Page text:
Of phones and video conversion.


Got the replacement screen in for my phone, swapped it out, looks fantastic. Disassembling an HTC One S is a pain, though. I’ll be snagging a case and screen protector after payday, had enough with the cracked screens.

After that, I broke out the Dremel and various components and put together something I’ve been meaning to build for awhile: an LM1881-based video sync splitter.
It’s nothing fancy, just an implementation of the basic reference circuit found in the datasheet for the LM1881N on a piece of perfboard I had laying around. I didn’t have the 680KOhm resistor (and couldn’t find one at Fry’s) so you’ll see I stacked values in series to make up the proper value.

Anyhoo, as pictures are worth a thousand words, I’ll let the images do most of the talking from here on.

And that’s pretty much it! I’ve gotta dig out my old hacked-up SCART cable to test it all with, but that *should* do the trick.
Why someone doesn’t make these commercially, I don’t know. The closest thing is the Sync Strike, but that’s a little fancier than most people need, even if it is the cheapest commercial solution at ~$36 (28EUR, not including shipping). Even then, that takes the whole input and feeds it back out, this just handles sync, and can be put in line with pretty much any video game console you plan to make RGB cables for.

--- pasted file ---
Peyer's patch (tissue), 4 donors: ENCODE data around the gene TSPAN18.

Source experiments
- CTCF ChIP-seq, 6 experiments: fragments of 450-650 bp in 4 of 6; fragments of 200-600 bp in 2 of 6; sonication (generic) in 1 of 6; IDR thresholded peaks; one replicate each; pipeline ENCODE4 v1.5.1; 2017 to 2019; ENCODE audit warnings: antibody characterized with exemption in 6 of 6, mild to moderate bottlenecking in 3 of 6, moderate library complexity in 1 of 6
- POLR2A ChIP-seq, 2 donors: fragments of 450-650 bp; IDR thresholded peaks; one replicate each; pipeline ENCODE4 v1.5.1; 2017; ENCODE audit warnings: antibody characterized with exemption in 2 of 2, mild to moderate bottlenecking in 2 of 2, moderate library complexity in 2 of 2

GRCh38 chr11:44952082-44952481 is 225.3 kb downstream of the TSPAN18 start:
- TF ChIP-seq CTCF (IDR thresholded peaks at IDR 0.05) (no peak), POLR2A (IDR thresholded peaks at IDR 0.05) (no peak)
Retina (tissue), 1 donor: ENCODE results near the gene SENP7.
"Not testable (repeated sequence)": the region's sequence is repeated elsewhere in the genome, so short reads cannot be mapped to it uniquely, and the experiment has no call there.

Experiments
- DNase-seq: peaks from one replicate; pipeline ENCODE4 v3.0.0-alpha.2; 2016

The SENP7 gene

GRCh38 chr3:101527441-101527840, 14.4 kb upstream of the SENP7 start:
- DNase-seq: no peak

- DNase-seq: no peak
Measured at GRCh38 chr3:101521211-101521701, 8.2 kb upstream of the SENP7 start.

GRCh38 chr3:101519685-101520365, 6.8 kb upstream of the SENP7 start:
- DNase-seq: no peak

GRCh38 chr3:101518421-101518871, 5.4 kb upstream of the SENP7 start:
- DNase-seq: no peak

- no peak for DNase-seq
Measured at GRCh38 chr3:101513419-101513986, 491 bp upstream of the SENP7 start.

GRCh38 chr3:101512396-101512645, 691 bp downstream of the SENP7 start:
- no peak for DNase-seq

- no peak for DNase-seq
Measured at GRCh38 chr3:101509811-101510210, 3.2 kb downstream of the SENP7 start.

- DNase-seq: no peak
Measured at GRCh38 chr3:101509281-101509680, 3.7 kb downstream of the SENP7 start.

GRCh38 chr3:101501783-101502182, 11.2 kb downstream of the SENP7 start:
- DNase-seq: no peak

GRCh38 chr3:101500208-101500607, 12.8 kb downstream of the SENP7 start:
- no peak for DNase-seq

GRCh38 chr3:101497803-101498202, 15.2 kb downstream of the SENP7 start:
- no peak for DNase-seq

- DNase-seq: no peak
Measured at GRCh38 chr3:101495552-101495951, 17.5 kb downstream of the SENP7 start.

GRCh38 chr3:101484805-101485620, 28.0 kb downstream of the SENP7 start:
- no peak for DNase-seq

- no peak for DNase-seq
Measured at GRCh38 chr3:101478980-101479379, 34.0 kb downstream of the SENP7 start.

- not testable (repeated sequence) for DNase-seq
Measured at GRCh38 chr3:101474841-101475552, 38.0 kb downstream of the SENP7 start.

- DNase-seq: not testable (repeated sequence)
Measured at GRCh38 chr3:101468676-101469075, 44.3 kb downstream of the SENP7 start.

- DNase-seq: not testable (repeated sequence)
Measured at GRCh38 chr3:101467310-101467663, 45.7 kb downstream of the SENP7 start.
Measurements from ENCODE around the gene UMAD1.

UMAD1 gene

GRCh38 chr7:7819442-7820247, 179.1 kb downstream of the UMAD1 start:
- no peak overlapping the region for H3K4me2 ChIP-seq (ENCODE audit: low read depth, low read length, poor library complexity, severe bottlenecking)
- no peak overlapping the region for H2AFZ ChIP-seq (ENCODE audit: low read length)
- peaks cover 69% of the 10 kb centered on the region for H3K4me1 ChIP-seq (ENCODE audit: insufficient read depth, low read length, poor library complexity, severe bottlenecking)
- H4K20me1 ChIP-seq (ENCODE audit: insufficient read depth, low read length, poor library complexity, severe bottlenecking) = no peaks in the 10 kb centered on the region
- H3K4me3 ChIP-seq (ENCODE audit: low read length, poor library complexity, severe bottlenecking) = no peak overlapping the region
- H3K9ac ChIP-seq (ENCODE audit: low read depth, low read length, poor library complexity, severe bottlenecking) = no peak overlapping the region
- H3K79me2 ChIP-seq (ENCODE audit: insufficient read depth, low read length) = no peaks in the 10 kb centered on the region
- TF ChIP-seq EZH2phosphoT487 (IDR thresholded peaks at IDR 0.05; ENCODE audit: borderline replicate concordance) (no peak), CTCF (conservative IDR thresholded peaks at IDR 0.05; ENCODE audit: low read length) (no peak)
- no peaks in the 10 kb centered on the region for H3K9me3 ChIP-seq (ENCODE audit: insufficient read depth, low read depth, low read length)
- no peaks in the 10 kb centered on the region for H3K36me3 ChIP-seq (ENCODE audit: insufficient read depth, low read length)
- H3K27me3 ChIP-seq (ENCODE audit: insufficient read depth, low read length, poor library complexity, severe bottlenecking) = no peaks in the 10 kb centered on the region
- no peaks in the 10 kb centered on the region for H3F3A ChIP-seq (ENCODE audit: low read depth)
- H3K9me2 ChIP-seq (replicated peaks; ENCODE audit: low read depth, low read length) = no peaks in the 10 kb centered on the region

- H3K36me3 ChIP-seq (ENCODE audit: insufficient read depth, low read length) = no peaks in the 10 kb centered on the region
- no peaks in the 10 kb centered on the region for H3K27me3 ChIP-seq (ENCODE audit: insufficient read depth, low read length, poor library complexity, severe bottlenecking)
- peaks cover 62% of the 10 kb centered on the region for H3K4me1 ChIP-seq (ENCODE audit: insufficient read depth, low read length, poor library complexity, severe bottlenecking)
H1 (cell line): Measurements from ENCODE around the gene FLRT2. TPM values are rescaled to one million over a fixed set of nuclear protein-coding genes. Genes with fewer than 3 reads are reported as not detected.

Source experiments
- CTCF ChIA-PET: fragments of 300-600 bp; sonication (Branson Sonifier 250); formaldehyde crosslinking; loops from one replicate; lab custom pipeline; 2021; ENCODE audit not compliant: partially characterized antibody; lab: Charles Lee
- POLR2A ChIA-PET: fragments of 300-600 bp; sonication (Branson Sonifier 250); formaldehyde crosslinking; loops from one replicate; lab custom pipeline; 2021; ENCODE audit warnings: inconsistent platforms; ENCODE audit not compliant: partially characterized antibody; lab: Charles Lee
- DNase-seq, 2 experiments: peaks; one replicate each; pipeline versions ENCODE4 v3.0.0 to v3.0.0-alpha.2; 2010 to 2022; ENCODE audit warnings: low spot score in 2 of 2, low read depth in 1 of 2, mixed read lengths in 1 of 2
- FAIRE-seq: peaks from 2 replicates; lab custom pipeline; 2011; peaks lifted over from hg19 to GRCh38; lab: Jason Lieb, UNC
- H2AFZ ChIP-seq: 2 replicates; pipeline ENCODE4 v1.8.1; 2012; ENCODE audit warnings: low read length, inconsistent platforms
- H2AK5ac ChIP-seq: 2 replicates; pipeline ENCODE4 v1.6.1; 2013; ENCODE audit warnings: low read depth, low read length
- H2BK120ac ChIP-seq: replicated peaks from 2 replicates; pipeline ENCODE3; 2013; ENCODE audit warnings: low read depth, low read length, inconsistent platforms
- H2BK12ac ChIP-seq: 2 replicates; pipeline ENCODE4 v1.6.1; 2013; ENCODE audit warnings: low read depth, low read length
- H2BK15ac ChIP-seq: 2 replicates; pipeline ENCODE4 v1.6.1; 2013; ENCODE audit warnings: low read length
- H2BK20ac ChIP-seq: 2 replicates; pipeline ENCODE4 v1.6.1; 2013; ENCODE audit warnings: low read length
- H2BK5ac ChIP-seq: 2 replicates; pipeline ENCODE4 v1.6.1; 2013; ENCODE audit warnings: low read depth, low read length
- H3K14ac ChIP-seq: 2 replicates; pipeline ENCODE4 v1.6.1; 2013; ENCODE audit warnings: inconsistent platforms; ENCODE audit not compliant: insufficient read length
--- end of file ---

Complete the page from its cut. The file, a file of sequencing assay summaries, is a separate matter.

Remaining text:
Pretty much every console from the 16-bit era and up has native RGB output, with a few exceptions (N64 is a notable one), although they were pretty much never connected like that in the US. We had S-Video and component, Europe had RGB over SCART.
Easiest thing to do for nearly any console with this output is to find a SCART RGB cable and go from there. Otherwise, hit up gamesx.com, check the AV port pinout section.

1 Comment

  1. james (Post author)

    The cable I had hacked up before needed to be reworked, I was getting some ground feedback in the video lines from the Vcc when switching to progressive mode. Turns out the SCART cable I had didn’t actually break out all the pins, importantly it didn’t break out all the ground pins.
    I was able to find an isolated ground to use, seperate from the one used for video and VOILA! Perfect switching between 480i and 480p.


Leave a Reply

This site uses Akismet to reduce spam. Learn how your comment data is processed.